August 30, 2016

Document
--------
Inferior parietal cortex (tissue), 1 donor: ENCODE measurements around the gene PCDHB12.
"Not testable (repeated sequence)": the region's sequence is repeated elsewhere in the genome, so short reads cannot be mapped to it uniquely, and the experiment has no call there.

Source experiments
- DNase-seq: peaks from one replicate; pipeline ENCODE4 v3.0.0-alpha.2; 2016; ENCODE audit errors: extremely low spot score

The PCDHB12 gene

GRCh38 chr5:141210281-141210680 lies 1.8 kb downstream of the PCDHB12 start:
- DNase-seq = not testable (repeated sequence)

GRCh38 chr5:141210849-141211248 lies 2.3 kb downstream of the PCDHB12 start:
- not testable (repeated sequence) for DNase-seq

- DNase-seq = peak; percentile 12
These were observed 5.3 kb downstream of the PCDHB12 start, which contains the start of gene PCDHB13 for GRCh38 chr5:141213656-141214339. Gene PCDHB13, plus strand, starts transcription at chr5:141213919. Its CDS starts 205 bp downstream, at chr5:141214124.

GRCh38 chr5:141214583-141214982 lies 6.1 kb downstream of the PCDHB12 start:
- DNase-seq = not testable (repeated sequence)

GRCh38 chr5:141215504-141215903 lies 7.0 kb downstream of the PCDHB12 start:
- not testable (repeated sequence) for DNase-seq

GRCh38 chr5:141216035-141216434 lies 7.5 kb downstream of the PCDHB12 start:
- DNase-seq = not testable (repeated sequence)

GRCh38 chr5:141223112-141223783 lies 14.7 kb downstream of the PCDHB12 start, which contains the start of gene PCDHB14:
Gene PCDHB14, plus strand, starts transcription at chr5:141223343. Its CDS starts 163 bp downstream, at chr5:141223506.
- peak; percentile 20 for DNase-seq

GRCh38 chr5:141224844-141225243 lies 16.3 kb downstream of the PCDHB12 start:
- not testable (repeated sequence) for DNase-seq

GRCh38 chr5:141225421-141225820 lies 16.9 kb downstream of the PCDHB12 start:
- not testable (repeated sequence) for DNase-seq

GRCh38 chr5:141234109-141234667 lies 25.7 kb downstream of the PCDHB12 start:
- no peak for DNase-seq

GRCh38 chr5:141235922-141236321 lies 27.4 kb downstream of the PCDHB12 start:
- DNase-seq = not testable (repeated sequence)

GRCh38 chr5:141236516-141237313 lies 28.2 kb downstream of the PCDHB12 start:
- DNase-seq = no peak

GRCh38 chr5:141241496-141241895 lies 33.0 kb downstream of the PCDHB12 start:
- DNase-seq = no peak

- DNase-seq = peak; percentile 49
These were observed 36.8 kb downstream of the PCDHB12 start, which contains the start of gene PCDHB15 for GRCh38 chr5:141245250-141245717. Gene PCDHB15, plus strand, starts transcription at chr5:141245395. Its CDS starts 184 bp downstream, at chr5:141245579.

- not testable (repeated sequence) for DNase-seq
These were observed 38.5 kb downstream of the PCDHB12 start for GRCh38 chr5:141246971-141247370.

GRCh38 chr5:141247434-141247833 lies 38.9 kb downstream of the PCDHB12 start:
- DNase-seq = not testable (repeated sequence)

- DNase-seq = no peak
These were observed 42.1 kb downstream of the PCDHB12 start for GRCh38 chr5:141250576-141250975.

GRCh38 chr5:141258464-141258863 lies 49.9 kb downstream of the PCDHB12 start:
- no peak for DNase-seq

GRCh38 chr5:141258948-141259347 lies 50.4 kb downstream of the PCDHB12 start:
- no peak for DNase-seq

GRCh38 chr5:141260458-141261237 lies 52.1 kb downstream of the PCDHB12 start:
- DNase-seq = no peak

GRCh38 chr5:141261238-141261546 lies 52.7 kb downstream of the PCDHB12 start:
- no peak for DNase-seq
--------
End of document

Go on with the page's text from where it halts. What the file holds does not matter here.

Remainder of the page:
Female founders and other under-represented entrepreneurs are banking on a new vehicle to raise money from U.S. investors. It’s called crowd investing and it allows just about anyone to make an investment in a startup without having to meet the wealth and income requirements set by the SEC for traditional private investors. How can it help early stage ventures started by women, people of color and of the LGBTQ community? Check out our story about one of the first crowd investing platforms, Republic and RaceYa, one of the first companies that successfully exceeded its fundraising goals via crowd investing in the fall of 2016. RaceYa raised $88,000 from 173 investors to help build its customizable radio-controlled race cars that teach kids about science, technology, engineering and math. Way to go!